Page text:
Music Feature

The Waiting Game

by Molly Sprayregen
Philadelphia Inquirer Reporter Kia Gregory talks about the exciting hunt for stories

Reporter Kia Gregory didn’t know that a story on animal sacrifice would lead her to a whimsical Santeria Shop. She didn’t know that, in a story about military heroes, the real hero would turn out to be a friendly bartender. She shared these experiences with a Penn Introduction to Journalism class, helping the students understand that you never know where you may find the real story. 

For Gregory, who worked for Philadelphia Weekly for five years and now works at the Philadelphia Inquirer, the investigative process didn’t come easy. She told the students that for a while, she feared approaching people. “I was scared shitless,” she remembers.

 But she wouldn’t let these fears stand in the way of her passion for reporting. She shared stories and techniques on using this passion to give her stories lives of their own:

 1.     Keep an open mind

 Gregory allowed her stories to morph into something different than she expected. She entered a Port Richmond bar hoping to profile the lives of the military heroes whose signed pictures adorned the wall. But when she discovered that these men only pop in once in a while, she quickly realized that it was the bartender’s pride for these pictures that mattered most.

 Then there was the Santeria Shop, a shop that Gregory stumbled upon when investigating a story on animal sacrifice. The shop’s unique remedies and extravagant decor captivated Gregory so much that it ended up with a story of its own. 

 2.     Establish rapport  

 People don’t simply open up. Gregory stressed this point over and over. For each story, she attempted to create relationships with the people she was writing about. Whether it meant returning to see them multiple times or communicating her immense enthusiasm, Gregory was sure to be sincere in her interest. She didn’t just leave her business card with the on-duty bartender in Port Richmond that day. She stayed. She chatted with him. She invited him to show off the bar’s regalia. She became memorable, and the employee told his boss to call her right away.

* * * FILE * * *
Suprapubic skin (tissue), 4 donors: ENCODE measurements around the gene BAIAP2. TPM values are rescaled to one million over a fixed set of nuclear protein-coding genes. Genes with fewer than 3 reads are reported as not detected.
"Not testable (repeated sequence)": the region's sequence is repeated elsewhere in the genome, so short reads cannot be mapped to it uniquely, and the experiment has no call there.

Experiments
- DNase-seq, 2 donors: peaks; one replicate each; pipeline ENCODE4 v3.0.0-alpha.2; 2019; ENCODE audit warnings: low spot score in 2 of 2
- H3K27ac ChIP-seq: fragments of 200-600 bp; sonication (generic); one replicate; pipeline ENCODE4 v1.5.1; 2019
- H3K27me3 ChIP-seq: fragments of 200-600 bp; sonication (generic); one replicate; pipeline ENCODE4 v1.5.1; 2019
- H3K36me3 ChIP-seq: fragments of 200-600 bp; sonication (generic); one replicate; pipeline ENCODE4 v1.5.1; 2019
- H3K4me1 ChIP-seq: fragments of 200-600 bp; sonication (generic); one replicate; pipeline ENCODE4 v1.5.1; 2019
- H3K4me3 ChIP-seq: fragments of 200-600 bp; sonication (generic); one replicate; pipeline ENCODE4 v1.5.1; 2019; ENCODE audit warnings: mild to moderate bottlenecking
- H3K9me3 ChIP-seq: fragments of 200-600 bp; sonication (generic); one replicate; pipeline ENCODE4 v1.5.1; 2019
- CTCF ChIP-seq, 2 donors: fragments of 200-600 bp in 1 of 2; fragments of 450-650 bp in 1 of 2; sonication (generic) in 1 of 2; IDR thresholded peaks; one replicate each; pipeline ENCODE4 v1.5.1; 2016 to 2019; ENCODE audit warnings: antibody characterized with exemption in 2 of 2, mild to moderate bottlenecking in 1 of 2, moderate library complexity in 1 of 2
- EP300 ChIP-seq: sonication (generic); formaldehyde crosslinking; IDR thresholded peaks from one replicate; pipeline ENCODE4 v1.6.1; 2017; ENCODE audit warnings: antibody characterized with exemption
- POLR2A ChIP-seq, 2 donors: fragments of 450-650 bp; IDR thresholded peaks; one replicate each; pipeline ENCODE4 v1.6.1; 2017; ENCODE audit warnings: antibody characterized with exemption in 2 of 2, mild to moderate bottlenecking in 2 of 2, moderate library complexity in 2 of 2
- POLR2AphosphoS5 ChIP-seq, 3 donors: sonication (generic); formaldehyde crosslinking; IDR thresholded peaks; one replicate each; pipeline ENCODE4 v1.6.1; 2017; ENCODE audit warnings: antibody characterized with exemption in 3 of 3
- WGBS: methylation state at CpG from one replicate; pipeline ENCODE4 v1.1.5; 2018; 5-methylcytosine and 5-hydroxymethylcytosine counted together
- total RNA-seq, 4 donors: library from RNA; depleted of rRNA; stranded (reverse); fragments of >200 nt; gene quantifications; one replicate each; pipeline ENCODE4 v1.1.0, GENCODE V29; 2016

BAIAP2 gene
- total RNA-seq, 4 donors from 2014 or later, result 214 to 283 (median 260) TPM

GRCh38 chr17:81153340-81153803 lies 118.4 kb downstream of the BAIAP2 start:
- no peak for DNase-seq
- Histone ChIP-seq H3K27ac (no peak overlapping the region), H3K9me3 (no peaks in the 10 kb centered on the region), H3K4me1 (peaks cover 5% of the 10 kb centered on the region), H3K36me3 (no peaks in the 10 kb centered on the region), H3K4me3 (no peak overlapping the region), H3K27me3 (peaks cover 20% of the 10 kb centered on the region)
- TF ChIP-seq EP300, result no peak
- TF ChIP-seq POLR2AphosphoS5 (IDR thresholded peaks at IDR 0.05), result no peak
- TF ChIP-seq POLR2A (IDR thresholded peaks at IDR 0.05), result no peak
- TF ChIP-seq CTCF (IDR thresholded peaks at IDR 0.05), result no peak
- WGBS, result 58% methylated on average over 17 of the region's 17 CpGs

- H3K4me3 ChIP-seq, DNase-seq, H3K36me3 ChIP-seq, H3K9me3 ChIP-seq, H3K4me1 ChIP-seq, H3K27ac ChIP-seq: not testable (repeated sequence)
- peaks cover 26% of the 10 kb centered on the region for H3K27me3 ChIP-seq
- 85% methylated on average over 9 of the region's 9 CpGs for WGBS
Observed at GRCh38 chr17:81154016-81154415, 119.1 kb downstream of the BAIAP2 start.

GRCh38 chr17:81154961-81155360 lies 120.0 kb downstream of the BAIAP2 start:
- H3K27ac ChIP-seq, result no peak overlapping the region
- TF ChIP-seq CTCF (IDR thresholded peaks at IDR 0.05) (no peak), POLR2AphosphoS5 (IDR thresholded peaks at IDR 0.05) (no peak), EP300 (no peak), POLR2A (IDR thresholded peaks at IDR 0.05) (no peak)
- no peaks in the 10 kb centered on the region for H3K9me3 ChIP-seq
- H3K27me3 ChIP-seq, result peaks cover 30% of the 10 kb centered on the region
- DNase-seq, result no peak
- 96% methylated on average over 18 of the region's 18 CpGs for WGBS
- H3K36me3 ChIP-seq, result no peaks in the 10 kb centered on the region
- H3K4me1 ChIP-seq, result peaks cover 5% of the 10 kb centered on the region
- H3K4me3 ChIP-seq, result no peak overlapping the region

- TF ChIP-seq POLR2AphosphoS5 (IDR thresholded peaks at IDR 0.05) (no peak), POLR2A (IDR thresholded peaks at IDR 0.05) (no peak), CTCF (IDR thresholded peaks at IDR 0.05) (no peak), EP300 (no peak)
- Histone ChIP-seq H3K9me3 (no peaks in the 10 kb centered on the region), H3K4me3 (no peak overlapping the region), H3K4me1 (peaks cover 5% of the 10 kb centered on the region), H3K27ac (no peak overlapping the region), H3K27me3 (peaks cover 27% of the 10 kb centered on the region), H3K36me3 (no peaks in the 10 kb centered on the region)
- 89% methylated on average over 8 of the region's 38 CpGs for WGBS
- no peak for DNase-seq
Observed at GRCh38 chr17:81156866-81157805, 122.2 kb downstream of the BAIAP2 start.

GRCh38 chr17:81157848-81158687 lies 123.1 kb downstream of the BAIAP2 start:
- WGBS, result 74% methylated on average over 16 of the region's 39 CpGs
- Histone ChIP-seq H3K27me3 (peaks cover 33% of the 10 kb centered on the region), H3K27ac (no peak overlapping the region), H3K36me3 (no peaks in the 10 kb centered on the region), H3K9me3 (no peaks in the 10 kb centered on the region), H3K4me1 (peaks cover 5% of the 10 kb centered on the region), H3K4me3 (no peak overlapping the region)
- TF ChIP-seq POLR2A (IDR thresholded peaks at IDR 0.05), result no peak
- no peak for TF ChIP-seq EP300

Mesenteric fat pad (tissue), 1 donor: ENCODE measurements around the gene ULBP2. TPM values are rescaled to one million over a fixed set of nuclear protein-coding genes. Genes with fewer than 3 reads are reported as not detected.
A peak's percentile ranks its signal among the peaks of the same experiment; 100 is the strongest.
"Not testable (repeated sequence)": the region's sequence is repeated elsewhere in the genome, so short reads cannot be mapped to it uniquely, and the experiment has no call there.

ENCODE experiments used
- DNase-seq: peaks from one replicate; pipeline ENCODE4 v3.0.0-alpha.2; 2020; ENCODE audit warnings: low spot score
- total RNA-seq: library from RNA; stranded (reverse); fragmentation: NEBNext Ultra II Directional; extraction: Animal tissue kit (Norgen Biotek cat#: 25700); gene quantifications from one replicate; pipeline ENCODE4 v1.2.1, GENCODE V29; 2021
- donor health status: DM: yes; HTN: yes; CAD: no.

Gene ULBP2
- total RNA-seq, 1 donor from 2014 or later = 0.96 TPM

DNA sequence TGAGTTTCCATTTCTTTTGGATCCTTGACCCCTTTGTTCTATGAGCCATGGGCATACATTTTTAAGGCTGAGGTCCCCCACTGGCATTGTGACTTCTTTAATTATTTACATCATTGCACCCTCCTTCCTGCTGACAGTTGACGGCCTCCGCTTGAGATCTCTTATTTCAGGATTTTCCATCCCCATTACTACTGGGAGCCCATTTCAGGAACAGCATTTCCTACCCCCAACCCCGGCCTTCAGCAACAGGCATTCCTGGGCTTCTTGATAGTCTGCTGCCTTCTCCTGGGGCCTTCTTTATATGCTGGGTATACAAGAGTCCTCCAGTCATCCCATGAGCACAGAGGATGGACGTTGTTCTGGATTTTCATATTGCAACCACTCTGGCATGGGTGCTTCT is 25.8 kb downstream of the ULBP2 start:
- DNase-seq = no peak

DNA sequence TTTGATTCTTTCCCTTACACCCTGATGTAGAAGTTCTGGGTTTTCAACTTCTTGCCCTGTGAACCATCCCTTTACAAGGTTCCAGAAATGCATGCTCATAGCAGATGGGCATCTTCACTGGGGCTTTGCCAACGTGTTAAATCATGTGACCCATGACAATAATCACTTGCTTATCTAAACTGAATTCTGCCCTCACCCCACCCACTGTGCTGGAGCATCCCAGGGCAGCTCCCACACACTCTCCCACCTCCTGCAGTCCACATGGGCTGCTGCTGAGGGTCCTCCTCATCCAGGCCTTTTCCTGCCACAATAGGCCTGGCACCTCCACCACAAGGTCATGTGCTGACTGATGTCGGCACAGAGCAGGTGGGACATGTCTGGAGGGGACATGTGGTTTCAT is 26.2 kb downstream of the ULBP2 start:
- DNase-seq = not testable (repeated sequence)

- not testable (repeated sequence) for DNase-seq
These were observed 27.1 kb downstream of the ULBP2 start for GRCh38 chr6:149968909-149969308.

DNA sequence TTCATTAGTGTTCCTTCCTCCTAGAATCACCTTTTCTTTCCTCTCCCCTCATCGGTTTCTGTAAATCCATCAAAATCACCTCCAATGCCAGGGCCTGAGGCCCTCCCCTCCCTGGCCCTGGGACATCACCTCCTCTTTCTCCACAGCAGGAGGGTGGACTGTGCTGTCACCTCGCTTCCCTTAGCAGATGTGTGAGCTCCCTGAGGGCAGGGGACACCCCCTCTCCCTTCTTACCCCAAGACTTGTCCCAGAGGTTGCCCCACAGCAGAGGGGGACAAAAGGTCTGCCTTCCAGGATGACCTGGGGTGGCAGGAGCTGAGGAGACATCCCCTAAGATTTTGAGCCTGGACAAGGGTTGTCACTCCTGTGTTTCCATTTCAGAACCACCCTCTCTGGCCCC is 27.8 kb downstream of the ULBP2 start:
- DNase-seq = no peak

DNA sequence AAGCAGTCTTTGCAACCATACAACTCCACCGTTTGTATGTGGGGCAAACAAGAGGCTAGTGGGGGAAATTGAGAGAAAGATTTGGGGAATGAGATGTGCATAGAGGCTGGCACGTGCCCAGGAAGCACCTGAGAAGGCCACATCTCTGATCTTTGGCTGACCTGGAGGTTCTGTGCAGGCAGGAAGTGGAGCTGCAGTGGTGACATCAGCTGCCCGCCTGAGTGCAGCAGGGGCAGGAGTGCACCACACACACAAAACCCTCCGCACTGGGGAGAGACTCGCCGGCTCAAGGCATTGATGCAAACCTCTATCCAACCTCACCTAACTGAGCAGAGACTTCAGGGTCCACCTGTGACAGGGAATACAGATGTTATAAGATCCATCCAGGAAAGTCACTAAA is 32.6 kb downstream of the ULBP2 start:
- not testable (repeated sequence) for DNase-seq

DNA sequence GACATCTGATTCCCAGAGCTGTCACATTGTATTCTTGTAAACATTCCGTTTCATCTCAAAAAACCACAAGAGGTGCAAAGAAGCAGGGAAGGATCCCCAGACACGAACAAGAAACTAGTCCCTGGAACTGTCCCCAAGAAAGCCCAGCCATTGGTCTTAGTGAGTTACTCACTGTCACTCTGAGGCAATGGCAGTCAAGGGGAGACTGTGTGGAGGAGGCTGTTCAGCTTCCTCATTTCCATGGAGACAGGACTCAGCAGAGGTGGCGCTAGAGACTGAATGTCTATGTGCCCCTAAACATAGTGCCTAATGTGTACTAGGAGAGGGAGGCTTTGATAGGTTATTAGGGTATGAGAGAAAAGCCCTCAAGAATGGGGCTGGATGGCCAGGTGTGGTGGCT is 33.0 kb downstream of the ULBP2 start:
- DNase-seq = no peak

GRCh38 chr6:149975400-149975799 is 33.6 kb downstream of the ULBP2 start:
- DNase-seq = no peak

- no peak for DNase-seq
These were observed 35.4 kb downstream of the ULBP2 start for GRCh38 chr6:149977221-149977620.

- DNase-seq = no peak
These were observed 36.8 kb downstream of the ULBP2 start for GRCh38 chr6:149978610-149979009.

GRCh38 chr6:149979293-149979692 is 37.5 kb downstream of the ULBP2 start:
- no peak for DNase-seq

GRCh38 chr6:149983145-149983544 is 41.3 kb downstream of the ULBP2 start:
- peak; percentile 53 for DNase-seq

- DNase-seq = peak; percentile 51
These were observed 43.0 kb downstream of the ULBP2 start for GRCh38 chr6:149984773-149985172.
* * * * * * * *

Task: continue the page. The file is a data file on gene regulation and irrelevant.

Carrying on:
3.     Be patient

 Gregory knew the rewards of patience long before her successful reporting career. She worked as an accountant for eight years before realizing that journalism was her true passion. She attended night school and took on internships at an age when most people were already mid-career. But Gregory knew what she wanted, and she continued to work until she got there. She uses this ethic to write her stories.

 For three hours, Gregory sat crammed in a corner of the Santeria shop, observing its owner, talking to customers, and absorbing as much atmospheric detail as possible. “You can talk to someone for a half hour and they say nothing,” she admits, “and then in the last ten minutes they open up.” Waiting is part of the job.

 And you never know where waiting will take you. For Gregory, the three hours observing in the Santeria shop earned her a field trip to one of the owner’s religious rituals.

 Standing in a stranger’s basement and surrounded by a ring of fire, Kia Gregory never thought that her open mind, magnetic personality, and patience would lead her so far from accounting and so deep into the business of living.




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